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Posted
  • Location: Beccles, Suffolk.
  • Weather Preferences: Thunder, snow, heat, sunshine...
  • Location: Beccles, Suffolk.

    Which communist dictatorship are we dependent on (China is about as far from communist as my ass).

    Afraid not, old bean; China has been a Communist People's Republic since, when, 1947? Just because it's a Tory government that's doing all the kow-towing makes not a jot of difference...But I bet that, had it been Miliband or Corbyn doing the genuflecting, China would be communist all right? You see, just like the government, the Press has also dispensed with 'British values'...the race to the bottom is gathering apace.

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    As harve has touched on, re inflation and interest rates, its a hell of complicated set up to understand correctly (nobody does imho), the news always presents it very clean, simplistically and wrong.

    Go Greek strikes Go.... It's not often I support strikes, but in this I do. They are absolutely right that Greece does not need more lending. It can't afford what it owes full stop, they still need t

    Afraid not, old bean; China has been a Communist People's Republic since, when, 1947? Just because it's a Tory government that's doing all the kow-towing makes not a jot of difference...But I bet that

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    Posted
  • Location: Camborne
  • Location: Camborne

    Global non-linear effect of temperature on economic production

     

    Growing evidence demonstrates that climatic conditions can have a profound impact on the functioning of modern human societies1, 2, but effects on economic activity appear inconsistent. Fundamental productive elements of modern economies, such as workers and crops, exhibit highly non-linear responses to local temperature even in wealthy countries3, 4. In contrast, aggregate macroeconomic productivity of entire wealthy countries is reported not to respond to temperature5, while poor countries respond only linearly5, 6. Resolving this conflict between micro and macro observations is critical to understanding the role of wealth in coupled human–natural systems7, 8 and to anticipating the global impact of climate change9, 10. Here we unify these seemingly contradictory results by accounting for non-linearity at the macro scale. We show that overall economic productivity is non-linear in temperature for all countries, with productivity peaking at an annual average temperature of 13 °C and declining strongly at higher temperatures. The relationship is globally generalizable, unchanged since 1960, and apparent for agricultural and non-agricultural activity in both rich and poor countries. These results provide the first evidence that economic activity in all regions is coupled to the global climate and establish a new empirical foundation for modelling economic loss in response to climate change11, 12, with important implications. If future adaptation mimics past adaptation, unmitigated warming is expected to reshape the global economy by reducing average global incomes roughly 23% by 2100 and widening global income inequality, relative to scenarios without climate change. In contrast to prior estimates, expected global losses are approximately linear in global mean temperature, with median losses many times larger than leading models indicate.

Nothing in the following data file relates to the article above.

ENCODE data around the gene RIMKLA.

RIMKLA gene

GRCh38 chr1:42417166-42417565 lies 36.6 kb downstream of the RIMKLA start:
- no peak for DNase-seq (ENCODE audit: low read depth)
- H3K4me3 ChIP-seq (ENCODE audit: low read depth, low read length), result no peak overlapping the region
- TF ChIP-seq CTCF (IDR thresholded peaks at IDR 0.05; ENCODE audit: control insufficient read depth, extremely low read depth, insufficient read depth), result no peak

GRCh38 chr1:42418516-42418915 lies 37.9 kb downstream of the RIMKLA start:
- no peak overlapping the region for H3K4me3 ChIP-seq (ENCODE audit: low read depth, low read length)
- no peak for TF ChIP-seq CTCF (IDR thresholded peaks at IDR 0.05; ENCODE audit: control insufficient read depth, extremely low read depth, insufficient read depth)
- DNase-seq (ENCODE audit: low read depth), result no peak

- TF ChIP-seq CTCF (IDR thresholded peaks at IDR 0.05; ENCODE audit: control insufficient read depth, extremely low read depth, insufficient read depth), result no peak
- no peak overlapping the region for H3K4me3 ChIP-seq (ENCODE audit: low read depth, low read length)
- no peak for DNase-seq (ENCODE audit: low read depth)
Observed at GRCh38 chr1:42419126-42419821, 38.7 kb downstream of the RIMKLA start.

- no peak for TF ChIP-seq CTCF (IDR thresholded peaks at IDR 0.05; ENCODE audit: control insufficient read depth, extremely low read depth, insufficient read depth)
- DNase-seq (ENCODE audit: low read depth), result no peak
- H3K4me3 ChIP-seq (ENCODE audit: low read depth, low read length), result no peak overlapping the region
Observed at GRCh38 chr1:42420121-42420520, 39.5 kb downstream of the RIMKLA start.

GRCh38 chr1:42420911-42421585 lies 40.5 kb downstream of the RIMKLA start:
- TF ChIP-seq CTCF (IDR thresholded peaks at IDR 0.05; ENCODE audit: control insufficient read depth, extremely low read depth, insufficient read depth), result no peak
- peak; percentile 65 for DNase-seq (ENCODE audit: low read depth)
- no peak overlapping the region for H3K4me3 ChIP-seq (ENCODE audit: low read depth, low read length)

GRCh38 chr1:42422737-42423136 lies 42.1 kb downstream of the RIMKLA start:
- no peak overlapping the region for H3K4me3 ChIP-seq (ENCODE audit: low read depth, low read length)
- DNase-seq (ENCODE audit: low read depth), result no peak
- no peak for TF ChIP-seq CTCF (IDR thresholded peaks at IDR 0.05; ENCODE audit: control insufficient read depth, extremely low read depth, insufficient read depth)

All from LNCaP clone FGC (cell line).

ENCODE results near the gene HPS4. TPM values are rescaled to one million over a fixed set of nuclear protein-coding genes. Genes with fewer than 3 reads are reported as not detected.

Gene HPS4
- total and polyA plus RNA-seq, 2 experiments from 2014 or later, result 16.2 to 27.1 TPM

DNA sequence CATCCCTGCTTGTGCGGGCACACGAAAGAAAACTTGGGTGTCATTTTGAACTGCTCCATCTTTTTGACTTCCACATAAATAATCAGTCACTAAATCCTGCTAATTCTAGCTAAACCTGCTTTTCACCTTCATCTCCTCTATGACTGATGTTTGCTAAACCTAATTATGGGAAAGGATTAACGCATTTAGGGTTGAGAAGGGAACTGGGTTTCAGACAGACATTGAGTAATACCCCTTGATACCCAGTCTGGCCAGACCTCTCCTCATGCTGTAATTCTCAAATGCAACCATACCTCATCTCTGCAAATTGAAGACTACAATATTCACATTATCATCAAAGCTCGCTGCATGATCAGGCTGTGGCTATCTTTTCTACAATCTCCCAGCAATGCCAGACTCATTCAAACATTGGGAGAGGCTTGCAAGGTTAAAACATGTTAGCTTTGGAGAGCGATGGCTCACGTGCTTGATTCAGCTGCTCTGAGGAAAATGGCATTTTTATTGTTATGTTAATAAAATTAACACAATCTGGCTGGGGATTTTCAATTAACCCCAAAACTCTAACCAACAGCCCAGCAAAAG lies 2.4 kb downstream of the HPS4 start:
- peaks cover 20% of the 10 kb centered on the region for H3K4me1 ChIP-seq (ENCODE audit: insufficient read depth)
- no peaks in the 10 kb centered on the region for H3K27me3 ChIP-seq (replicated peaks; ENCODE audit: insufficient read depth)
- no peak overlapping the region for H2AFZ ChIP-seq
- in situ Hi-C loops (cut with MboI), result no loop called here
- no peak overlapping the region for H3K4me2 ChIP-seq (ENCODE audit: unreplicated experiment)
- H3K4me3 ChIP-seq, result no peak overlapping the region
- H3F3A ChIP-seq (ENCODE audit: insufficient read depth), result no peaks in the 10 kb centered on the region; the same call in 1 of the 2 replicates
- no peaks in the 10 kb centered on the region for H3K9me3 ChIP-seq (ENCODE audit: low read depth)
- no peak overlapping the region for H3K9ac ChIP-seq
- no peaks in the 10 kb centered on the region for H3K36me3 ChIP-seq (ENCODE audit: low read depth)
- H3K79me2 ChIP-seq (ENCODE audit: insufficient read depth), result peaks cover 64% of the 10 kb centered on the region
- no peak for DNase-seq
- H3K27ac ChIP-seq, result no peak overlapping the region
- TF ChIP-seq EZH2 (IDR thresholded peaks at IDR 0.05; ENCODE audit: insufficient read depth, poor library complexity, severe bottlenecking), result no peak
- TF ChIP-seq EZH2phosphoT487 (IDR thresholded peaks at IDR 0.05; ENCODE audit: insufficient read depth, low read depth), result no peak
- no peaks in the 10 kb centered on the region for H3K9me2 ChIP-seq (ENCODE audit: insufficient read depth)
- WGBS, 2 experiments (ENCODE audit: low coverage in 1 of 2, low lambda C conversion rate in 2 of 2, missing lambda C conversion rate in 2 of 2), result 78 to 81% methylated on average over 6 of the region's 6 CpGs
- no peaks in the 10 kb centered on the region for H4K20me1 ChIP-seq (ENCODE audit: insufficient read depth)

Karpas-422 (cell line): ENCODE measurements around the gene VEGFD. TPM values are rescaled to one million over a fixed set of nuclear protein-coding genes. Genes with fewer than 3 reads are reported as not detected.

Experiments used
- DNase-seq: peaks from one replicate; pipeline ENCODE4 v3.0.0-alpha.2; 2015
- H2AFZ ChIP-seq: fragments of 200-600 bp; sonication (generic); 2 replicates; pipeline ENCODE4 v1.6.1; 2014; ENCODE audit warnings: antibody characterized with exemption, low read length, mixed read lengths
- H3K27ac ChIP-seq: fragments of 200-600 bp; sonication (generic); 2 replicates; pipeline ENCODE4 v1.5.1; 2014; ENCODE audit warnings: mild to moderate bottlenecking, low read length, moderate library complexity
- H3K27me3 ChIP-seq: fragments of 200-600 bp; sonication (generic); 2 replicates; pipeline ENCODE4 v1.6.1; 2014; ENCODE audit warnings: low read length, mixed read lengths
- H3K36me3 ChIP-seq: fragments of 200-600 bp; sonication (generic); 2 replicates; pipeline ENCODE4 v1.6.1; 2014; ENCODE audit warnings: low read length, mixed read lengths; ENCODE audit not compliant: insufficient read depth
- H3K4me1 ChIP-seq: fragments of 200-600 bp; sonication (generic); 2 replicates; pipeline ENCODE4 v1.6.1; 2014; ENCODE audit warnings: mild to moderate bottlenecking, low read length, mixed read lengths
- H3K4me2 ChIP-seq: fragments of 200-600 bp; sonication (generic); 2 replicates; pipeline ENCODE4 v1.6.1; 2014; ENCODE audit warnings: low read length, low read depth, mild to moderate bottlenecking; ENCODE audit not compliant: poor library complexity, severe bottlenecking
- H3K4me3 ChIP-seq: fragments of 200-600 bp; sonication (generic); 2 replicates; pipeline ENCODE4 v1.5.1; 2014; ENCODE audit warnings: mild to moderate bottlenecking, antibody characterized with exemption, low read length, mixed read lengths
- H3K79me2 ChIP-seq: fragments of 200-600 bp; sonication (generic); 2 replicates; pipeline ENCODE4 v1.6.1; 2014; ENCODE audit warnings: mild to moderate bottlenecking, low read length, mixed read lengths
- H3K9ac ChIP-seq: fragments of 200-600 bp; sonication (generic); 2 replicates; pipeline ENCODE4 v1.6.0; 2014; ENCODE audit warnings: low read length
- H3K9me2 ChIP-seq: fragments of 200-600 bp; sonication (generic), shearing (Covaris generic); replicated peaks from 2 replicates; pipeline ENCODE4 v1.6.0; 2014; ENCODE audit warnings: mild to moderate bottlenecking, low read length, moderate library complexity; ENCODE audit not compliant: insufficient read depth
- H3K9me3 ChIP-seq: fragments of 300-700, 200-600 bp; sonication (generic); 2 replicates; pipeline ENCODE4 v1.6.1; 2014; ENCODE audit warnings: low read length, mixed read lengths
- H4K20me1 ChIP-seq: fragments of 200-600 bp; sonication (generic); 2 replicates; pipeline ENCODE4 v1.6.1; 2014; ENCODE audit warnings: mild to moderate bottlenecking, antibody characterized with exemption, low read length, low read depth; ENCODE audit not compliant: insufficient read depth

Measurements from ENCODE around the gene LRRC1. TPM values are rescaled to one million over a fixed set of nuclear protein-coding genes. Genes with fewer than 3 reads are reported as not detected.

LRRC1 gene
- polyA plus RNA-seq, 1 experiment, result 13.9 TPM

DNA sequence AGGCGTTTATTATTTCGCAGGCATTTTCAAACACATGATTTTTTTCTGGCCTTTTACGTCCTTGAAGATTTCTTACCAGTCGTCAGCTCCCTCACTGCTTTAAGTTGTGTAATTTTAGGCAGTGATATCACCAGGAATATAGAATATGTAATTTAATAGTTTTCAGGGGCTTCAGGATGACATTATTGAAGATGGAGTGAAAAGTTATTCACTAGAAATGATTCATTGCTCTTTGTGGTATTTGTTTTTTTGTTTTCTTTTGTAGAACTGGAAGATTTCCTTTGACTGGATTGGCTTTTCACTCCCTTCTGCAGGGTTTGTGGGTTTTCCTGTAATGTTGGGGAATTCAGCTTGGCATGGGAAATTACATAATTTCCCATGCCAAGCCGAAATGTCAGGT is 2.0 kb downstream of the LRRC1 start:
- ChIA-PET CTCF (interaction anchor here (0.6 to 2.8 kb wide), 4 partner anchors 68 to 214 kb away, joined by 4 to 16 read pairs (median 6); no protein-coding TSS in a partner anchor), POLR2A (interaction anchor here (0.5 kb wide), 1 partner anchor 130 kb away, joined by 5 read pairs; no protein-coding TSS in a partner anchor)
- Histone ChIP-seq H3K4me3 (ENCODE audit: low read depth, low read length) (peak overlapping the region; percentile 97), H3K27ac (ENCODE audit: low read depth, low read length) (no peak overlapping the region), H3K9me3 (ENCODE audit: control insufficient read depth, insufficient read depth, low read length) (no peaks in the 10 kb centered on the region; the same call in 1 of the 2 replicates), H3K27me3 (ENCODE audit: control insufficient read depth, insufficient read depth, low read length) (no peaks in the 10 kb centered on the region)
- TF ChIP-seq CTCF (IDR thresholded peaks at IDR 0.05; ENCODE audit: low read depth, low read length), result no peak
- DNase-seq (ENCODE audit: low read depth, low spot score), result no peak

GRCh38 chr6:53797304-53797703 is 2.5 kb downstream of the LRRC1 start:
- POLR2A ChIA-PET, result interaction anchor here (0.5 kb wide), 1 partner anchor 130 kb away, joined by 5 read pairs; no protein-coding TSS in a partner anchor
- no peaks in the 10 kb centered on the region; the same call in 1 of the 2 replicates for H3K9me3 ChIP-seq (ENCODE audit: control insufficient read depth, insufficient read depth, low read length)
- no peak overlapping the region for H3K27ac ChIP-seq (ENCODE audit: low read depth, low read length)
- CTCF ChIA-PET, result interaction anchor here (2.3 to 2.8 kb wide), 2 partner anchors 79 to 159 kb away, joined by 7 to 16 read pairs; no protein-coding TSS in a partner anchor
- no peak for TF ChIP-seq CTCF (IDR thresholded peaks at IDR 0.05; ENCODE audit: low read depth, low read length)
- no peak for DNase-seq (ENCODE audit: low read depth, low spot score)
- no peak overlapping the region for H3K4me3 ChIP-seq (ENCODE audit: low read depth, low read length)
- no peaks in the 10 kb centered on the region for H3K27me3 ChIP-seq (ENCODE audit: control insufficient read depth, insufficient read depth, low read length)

http://www.nature.com/nature/journal/vaop/ncurrent/full/nature15725.html

     

    Article

     

    http://www.bloomberg.com/news/articles/2015-10-21/climate-change-slams-global-economy-in-new-study-from-stanford-and-berkeley

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    Posted
  • Location: Mostly Watford but 3 months of the year at Capestang 34310, France
  • Weather Preferences: Continental type climate with lots of sunshine with occasional storm
  • Location: Mostly Watford but 3 months of the year at Capestang 34310, France

    This is heartening knocker - I have advocated for quite some time that more use should be made of, what is initially, free energy from the sun.

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    Posted
  • Location: Camborne
  • Location: Camborne

    Ten years that changed everything; and prevented all change

     

    We are one month away from the COP-21, in Paris, that should change everything - and will probably change nothing relevant. But change does occur, even though in ways that often surprise us, and in ways we may not like to see. The past decade has been a period of enormous changes and, also, a decade of gigantic efforts aimed at avoiding change at all costs. It is one of the many contradictions of our world. So, let me try to tell the story of these difficult years.

     

    http://cassandralegacy.blogspot.co.uk/2015/11/ten-years-that-changed-everything-and.html

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    Posted
  • Location: Camborne
  • Location: Camborne

    Fossil fuels subsidised by $10m a minute, says IMF

     

    Fossil fuel companies are benefitting from global subsidies of $5.3tn (£3.4tn) a year, equivalent to $10m a minute every day, according to a startling new estimate by the International Monetary Fund.